During the course of my work, I visited a number of tea estates and rural areas, and the amount of utility they gain from having a three wheeler is immense. For inhabitants of rural estates, the three wheeler is their last mile connectivity. It is their de facto public transport. It is that three wheeler that gets a mother from the estate line room to the estate clinic in time. That gets a child to a tuition class. That enables a grandmother to bring her shopping from the weekly pola. By introducing the high LTV (loan to value) ratios on three wheeler purchases, to stop young people from going into it, or to reduce the number of three-wheelers in the city, I think we’ve just vilified the three-wheeler as a whole and the reason I spent a little bit of time on this seemingly small example is because I thought it captures the case in point being the need to reshape the debate around economic freedom.
I’ll give you another example before moving on to the next part. There was a meeting once again hosted by the ministry of finance a couple of weeks ago with tech companies to discuss what needs to be done to boost the tech sector. Many folks, like I said, discussed about the need to reform payment regulations, making it easier to attract global talent and during the conversation, a point about Sri Lanka’s limited skill pool, a couple of individuals suggested that we must find a way to limit the migration of Sri Lankan IT graduates- there is too much brain drain.
I think a lot of us were rather alarmed to hear this from the industry. Now intuitively at first glance, it may sound sensible at first glance. Sri Lanka’s IT sector is growing, has great potential, IT sector is constrained by the limited skill pool, a lot of IT people getting educated here and leaving, so this must be stopped. But I think the economic freedom implications of this are rather serious.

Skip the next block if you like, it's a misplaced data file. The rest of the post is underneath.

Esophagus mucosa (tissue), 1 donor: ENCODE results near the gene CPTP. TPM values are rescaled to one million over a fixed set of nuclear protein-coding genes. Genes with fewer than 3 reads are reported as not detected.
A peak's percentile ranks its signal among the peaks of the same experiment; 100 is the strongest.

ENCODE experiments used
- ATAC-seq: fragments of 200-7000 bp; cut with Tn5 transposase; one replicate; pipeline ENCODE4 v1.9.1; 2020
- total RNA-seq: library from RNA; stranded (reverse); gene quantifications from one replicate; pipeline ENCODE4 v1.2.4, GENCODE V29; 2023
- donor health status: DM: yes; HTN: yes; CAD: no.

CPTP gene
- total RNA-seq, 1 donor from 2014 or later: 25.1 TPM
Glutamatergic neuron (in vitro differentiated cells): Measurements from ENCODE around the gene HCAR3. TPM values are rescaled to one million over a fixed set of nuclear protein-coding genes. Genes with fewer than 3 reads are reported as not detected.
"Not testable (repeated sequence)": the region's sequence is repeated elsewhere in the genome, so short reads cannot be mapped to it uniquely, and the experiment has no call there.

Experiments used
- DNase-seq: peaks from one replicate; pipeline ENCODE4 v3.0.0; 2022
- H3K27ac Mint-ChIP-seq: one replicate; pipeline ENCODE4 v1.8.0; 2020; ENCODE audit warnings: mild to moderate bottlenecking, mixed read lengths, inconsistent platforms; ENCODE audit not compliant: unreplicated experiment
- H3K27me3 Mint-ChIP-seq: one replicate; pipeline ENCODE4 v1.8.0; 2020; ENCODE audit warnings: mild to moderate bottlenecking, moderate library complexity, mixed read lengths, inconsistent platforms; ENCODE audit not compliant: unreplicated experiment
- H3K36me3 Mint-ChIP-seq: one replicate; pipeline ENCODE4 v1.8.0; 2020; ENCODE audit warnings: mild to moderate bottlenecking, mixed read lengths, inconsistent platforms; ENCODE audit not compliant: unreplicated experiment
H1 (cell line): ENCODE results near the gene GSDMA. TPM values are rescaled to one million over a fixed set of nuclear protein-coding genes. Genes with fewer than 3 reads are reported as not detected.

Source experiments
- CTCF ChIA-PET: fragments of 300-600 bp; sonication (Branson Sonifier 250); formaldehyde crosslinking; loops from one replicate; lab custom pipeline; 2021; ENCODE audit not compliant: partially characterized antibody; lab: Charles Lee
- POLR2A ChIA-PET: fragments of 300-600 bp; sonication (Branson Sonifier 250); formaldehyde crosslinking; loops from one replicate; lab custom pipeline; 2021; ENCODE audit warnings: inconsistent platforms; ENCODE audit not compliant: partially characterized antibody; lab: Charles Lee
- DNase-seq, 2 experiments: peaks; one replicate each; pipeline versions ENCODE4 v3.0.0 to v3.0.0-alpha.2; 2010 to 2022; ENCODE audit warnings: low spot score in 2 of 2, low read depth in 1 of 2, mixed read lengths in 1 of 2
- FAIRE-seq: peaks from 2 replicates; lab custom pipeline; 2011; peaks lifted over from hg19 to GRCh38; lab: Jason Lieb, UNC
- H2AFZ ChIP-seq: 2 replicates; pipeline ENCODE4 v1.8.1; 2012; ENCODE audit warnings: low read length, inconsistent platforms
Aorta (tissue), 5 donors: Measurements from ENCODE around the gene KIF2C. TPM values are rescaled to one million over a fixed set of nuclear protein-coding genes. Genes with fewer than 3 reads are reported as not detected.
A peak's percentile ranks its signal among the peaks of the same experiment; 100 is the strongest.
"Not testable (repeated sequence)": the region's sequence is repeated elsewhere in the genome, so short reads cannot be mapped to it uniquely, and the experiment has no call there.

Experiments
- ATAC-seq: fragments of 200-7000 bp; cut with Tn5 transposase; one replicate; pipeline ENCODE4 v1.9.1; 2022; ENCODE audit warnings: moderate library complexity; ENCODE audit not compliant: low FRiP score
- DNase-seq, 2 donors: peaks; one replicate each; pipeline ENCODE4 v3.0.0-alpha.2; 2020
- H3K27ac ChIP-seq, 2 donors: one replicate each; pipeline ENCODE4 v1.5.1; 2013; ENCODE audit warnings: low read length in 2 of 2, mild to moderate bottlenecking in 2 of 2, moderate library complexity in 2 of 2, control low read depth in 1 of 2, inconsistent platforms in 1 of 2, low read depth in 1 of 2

These areas I think are areas of tensions or contradictions in economic thinking where I think an economic freedom lens needs to come in quite strongly and Advocata can help to shape that debate.
Next to part three, on creating a popular narrative around economic freedom. And for this I argue that we should take budgets and government spending as our starting point. I share with you two perspectives on that. The first is how Sri Lanka, rather ironically, taxes enterprises to support enterprises. Confused? Let me elaborate.
Sri Lanka has dozens of institutions from national level to local level that have been set up to either promote enterprise development, or industrial development. They are present in every district, in every province. They are well staffed at HQ, and on the ground. But many of these are not working the way they should anymore. They have outsized budgets compared to the services they deliver and they have rarely been questioned on the efficacy of their programmes. But they run on the taxes of entrepreneurs and workers. Imagine this, we are taxing entrepreneurs who are already operating in a rather unsupportive business climate at the local level to then fund state institutions across the country that are supposedly supporting enterprise development but really aren’t very useful or effective. I can understand the tax money going to fund roads, bridges, police, schools and hospitals-no entrepreneur is going to argue with that- but, to take tax money to fund these institutions to me seems so wrong. And to add insult to injury, it is these institutions that have been used to provide unemployed university graduates with jobs as so called development officers.
So it’s a double whammy for a tax paying entrepreneur; not only did your tax money pay for someone’s undergraduate education, but it’s also going to pay the wages of that undergraduate to work at these institutions that have been set up to support enterprise development.
You know, I’m really surprised there hasn’t been a revolt by provincial enterprises. Now the radical solution would be to shut them all down and shove off part of the tax burden from enterprises, but I doubt this will happen in the short term. So I think we should at least agitate to get more value for money. I had a very interesting discussion with UK’s former head of the Small Business agency, David Irwin. He came from the private sector and this was his first public sector job. And so he was determined to get real value from his state agency that was meant to support small businesses. And one of the first things he did was to get his officers to go out and meet enterprises to understand their needs. This is something our institutions can do too, in the short term. Get all of these officers to go out, be foot soldiers, meet enterprises, understand what they need, resolve their issues or connect them to someone who can.
So this is just one example of why we need a strong and popular narrative around the size of government, value for money for public spending, and overall economic freedom.